Megyn Kelly, whose high-flying career as a Fox News anchor fell to earth after an ill-advised move to NBC — and then remade herself as a conservative podcaster and radio host — is set to return to the political spotlight next month as a moderator for the next Republican primary debate.

The event, set for Dec. 6 in Tuscaloosa, Ala., is the fourth meeting of the party’s presidential candidates. Former President Donald J. Trump, who famously clashed (and later made up) with Ms. Kelly during the 2016 election, is unlikely to attend.

The debate will be hosted by the upstart television network NewsNation, a 24-hour cable news station that Nexstar Media Group owns. Its selection by the Republican Party is a breakthrough moment of sorts for a channel that is still unfamiliar to many viewers. The channel has aggressively hired veteran anchors and producers in recent years, but its audience remains small compared with rivals like Fox News or MSNBC.

Ms. Kelly will be joined at the moderators’ desk by Elizabeth Vargas, a NewsNation anchor, and Eliana Johnson, editor in chief of The Washington Free Beacon, a conservative news site. The Free Beacon and SiriusXM, which airs Ms. Kelly’s radio show, are sponsors of the debate. The event will also be shown on digital platforms and local affiliates of The CW, the broadcast network that Nexstar owns.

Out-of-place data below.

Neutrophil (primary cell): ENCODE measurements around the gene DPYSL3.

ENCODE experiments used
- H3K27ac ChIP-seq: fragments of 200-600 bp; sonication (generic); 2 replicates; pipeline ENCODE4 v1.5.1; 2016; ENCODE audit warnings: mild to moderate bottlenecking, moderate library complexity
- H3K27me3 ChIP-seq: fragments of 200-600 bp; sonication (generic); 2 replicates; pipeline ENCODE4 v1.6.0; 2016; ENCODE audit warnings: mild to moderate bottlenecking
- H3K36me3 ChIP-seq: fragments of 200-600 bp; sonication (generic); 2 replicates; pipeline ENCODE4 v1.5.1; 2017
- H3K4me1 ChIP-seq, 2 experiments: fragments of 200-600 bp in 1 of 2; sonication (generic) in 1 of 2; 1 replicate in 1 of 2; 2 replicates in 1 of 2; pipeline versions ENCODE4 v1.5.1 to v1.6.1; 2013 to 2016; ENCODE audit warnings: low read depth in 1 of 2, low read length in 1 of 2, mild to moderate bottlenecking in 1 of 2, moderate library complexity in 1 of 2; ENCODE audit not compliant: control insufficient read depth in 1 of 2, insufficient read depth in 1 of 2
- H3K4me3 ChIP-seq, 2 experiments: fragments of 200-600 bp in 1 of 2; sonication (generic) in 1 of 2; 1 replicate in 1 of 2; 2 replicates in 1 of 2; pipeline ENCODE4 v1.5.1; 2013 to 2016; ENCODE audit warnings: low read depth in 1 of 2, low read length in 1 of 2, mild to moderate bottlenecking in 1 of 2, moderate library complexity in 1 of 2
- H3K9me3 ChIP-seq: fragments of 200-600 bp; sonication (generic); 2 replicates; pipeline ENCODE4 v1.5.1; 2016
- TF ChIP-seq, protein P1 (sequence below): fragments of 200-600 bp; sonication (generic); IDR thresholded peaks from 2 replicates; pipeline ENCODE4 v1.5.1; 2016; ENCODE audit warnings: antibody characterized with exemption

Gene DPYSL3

NewsNation, which presents itself as a centrist, independent news service, has been dogged in the past by accusations of conservative bias, staff resignations and reports of dysfunction. Recently, it has added a number of familiar on-air personalities, including Dan Abrams, Ashleigh Banfield and Ms. Vargas, who was previously an anchor of “World News Tonight” and “20/20” on ABC. Chris Cuomo, who was fired by CNN in 2021 amid ethics concerns, is the channel’s 8 p.m. host.

The network has also hired numerous former employees of Fox News. They include Chris Stirewalt, the former Fox News politics editor who was fired because of his role in the network’s election night call in Arizona that enraged Mr. Trump, and Leland Vittert, a former correspondent who left the network after his critical reporting on Mr. Trump angered Lachlan Murdoch, the chief executive of Fox News’s parent company. Cherie Grzech, who led Fox News’s politics and campaign for many years, is also now at the network.

Political parties typically partner with a major broadcast or cable channel to host their primary debates, with an eye toward achieving the largest possible audience. Sean Compton, the Nexstar executive who oversees NewsNation, said on Thursday that the debate would be an “an opportunity to introduce more Americans” to the channel’s “outstanding journalism.”

Other participants suggested that viewers could expect a different tone. Ms. Johnson, of The Free Beacon, said the debate would occur “outside of the mainstream media echo chamber” and provide Republicans with “a debate where conservative ideas and values will be the terrain and not the target.”

Ms. Kelly, for her part, promised an entertaining night. “It will be the margarita of debates,” she said in a statement. “Spicy, fun and somewhat intoxicating. Looking forward to it.”

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